A few weeks ago I was blessed with a new Lenovo ThinkPad T460 to replace my old and very beaten up HP Pavilion DV6-3180EA. This also meant an upgrade from Windows 7 to Windows 10 that I have been putting off for some time. Here are my first impressions of both the T460 and Windows 10.
Key specs of the T460
- Intel i7-6600U
- Windows 10 Pro 64
- 14.0″ FHD IPS (1920 x 1080),Touch
- Intel HD Graphics 520
- 16GB PC3-12800 DDR3L (2 DIMM)
- Keyboard Backlit (UK)
- 1TB Samsung EVO SSD (from my previous laptop, it actually came with a 256GB SSD)
- 3 cell Li-Ion (23.2Whr) Front battery & 6 cell Li-Ion (72Wh) Cyl HC Rear battery
Prior to arrival of the T460
- Ordering a custom build on the Lenovo site can take some time. The order was shipped roughly 18 days after the order date and arrived after a total of 20.
- The T460 (13.35″ x 9.15″ x 0.83″) is roughly the same same size as the previous years T450s (13.03″x 8.90″x 0.83″). This years slim version the T460s is smaller again (13.03″ x 8.93″ x 0.66″ – 0.74″). Mainly note the thickness!
- The reason I went for the T460 rather than the T460s was the extra battery capacity.
First impressions of the T460
- On the T460 keyboard the left Ctrl & Fn keys ARE THE WRONG WAY AROUND! In the bottom left corner you have Fn and next to it Ctrl. This made me screw up keyboard shortcuts for days. The BIOS does have a setting to switch these keys around although physically switching the keys isn’t really an option as the Fn key also has a lock option and contains an LED. The keys are also different sizes.
- Taking the case off to switch out the hard drive started off as an easy task, simply undoing 8 screws. But the second step of prying the case off the bottom of the machine was much harder, some areas of the bottom housing around various parts are very thing and I was constantly worried about just snapping these areas.
- The expanded rear battery is not actually that much bigger than the regular rear battery and I would highly recommend that anyone buying a T460 goes straight for the expanded battery.
- It has a card read… Which I have absolutely no use for whatsoever.
- Spill resistant keyboard (not that I have tested this one) https://www.youtube.com/watch?v=0U5n2WaMMHo. If you look at the underside of the laptop there are a few holes that appear to go straight through the machine to the underside of the keyboard, which I imagine is for direct draining. The difficultly opening the case in a previous point was also likely partially due to this amazing spill resistance.
- In a review that I read prior to buying the laptop the speakers were described as below average and not really that good for music. I however would describe them for just fine for a laptop of this profile. No issues for me.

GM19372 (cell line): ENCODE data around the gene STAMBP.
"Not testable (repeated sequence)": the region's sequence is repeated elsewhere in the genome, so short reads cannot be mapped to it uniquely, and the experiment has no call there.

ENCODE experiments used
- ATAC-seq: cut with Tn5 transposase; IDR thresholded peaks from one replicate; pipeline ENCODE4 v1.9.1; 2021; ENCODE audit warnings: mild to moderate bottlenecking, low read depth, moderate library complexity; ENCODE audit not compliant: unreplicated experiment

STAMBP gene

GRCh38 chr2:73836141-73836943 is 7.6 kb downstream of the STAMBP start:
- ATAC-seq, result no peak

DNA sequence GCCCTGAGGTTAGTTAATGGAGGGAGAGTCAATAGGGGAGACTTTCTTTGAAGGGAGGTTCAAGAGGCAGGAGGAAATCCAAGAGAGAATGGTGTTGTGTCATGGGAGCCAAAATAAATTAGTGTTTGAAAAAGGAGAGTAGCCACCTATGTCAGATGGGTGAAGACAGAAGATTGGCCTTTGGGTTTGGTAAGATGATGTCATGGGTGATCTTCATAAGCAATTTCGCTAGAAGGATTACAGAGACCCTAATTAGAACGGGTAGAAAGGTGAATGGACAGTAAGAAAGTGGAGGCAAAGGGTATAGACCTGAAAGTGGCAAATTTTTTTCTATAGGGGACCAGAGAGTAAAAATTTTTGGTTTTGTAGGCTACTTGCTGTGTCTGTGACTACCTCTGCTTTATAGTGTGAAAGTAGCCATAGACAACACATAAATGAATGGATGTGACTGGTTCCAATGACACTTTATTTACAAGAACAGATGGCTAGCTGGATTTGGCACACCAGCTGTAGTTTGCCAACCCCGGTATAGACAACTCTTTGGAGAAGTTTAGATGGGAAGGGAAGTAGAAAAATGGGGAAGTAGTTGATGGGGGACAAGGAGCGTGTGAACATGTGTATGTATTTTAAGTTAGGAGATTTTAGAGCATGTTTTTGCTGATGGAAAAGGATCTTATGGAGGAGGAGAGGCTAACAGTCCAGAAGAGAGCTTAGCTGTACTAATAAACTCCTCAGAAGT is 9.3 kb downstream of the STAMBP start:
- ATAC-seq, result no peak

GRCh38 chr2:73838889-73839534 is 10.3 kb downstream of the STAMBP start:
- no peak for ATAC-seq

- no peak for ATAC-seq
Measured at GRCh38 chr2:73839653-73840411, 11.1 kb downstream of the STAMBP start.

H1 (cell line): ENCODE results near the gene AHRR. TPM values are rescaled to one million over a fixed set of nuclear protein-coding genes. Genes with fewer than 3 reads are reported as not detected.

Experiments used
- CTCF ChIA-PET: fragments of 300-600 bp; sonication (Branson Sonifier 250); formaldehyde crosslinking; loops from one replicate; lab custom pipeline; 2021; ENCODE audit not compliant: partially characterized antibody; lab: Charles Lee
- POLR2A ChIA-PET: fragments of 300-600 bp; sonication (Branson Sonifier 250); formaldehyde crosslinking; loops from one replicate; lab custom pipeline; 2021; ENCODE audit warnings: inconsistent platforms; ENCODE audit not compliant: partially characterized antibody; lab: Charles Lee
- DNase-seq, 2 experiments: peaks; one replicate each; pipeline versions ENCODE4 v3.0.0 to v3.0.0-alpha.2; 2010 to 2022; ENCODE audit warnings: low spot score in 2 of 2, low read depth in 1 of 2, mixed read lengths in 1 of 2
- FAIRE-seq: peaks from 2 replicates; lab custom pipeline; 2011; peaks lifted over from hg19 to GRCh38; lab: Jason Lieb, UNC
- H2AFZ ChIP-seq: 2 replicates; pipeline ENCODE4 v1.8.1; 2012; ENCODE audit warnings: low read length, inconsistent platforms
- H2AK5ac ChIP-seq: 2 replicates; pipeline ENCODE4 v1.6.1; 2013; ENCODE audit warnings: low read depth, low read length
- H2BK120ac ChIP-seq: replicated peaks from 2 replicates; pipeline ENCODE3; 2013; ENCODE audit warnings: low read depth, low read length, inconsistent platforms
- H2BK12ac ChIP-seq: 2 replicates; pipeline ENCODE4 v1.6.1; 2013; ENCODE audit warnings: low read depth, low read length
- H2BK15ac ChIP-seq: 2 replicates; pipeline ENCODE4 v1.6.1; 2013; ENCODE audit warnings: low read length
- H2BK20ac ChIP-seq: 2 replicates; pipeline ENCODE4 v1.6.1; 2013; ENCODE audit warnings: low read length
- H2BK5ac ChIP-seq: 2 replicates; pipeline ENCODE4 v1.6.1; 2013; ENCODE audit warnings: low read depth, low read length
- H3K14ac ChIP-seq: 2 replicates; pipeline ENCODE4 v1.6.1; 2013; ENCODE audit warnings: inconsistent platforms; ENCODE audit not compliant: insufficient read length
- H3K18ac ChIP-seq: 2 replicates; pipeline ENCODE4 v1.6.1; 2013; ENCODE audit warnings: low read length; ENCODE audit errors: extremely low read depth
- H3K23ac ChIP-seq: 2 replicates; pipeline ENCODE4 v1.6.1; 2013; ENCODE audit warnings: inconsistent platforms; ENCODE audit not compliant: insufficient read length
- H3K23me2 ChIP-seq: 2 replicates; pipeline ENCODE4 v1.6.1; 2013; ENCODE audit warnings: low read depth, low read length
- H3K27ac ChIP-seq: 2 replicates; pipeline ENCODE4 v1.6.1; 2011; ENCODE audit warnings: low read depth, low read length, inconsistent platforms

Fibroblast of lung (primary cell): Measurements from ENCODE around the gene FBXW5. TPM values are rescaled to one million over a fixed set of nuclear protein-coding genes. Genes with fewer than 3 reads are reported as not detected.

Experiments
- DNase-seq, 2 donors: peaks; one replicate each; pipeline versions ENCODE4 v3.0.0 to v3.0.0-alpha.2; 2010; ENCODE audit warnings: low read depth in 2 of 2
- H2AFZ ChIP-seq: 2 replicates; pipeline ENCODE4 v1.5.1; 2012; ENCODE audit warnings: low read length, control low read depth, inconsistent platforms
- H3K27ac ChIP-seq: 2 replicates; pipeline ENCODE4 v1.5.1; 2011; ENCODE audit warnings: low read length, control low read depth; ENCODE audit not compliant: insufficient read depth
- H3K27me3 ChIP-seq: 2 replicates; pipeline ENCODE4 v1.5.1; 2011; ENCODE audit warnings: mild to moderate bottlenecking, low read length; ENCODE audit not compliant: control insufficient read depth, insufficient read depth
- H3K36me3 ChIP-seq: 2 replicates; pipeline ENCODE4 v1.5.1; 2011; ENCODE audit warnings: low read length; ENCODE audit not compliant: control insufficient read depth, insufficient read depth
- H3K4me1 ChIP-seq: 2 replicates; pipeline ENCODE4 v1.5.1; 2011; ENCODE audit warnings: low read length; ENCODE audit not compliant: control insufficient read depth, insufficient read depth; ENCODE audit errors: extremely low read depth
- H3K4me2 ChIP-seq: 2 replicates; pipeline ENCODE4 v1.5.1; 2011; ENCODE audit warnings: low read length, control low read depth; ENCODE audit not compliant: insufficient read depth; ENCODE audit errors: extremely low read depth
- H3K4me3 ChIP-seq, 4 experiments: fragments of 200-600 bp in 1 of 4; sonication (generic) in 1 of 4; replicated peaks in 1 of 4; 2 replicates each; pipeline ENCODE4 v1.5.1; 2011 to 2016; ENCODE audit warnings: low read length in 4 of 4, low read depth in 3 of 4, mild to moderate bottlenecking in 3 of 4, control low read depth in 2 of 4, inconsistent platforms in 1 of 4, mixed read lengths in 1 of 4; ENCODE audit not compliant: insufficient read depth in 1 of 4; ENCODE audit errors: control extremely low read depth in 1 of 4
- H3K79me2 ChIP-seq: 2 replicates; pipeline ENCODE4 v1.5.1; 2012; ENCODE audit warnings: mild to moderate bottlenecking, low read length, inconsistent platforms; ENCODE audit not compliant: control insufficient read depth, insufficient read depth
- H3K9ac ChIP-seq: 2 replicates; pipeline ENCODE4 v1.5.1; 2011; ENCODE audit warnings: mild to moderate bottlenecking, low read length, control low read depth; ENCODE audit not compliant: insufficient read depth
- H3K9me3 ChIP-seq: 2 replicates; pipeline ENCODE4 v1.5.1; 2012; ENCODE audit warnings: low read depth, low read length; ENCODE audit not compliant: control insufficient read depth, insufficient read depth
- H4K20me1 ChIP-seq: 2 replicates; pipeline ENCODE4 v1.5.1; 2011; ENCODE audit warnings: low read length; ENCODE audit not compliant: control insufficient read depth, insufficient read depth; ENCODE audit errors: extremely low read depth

- I wonder if there is a way to turn the red LED located at the dot of the ‘i’ on the back of the screen off.
- Not much bloat ware was pre installed, and what was hanging around was easily removed. The most annoying pre installed bit of software was actually Office 365 that kept pestering me to set it up.
One of the main reasons for not upgrading my old HP laptop to Windows 10 was that the upgrade just would not work. Thankfully I have now totally avoided the hassle of upgrading a machine myself and have also started with a lovely fresh install.
- Simply being able to hit the Windows key and access a system wide search that actually works well is great. This also works as a speedy launcher. Google used to make a great launcher for previous Windows versions, but that died a long time ago.
- Google apps are not very well integrated. I would love to simply have links directly to Docs, Slides and Sheets but Google has avoided creating apps for Windows except for the Google search app. It would also be cool to have OK Google integrated instead of Cortana. If you want to use the built in search to search Google instead of Bing then checkout the Bing to Google chrome extension.
- If you are a developer it is well worth giving the “Microsoft Web Platform Installer” a shot, especially if you need a LAMP set-up and normally use XAMPP or WAMP. I managed to install a few version of PHP, MySQL, Python2 & 3, Git and a few others with a few super easy clicks. If it didn’t come pre installed you can find it at https://www.microsoft.com/web/downloads/platform.aspx
- Take a look at ALL of the settings and their defaults and change them…
- Setting application defaults for file types etc. is harder than it should be.
- Something causes the mouse to scroll across the page when you finger gets near to the edge of the touch pad. This is very annoying and I really need to look into how to turn it off.
Generally Windows 10 seems to be a well rounded product. Much better than Windows 8 that was a blunder in my opinion. I’m glad someone realised the whole world doesn’t use tablets. As my T460 is a touch screen I appreciate the touch aspects of the OS but of course spend most of my time using a Keyboard and Mouse.
Playing with the upcoming Linux subsystem for Windows should be interesting https://blogs.windows.com/windowsexperience/2016/04/06/announcing-windows-10-insider-preview-build-14316/
The T460 is a great machine and I would highly recommended it, at least in the specs listed above. A few reviews have said that if you are going for a lower spec machine it may be worth looking at other models.
I would also recommend the upgrade to Windows 10 if you are on any older version of Windows (of course machine spec dependant). This is more like the release of XP than the release of Vista or 8.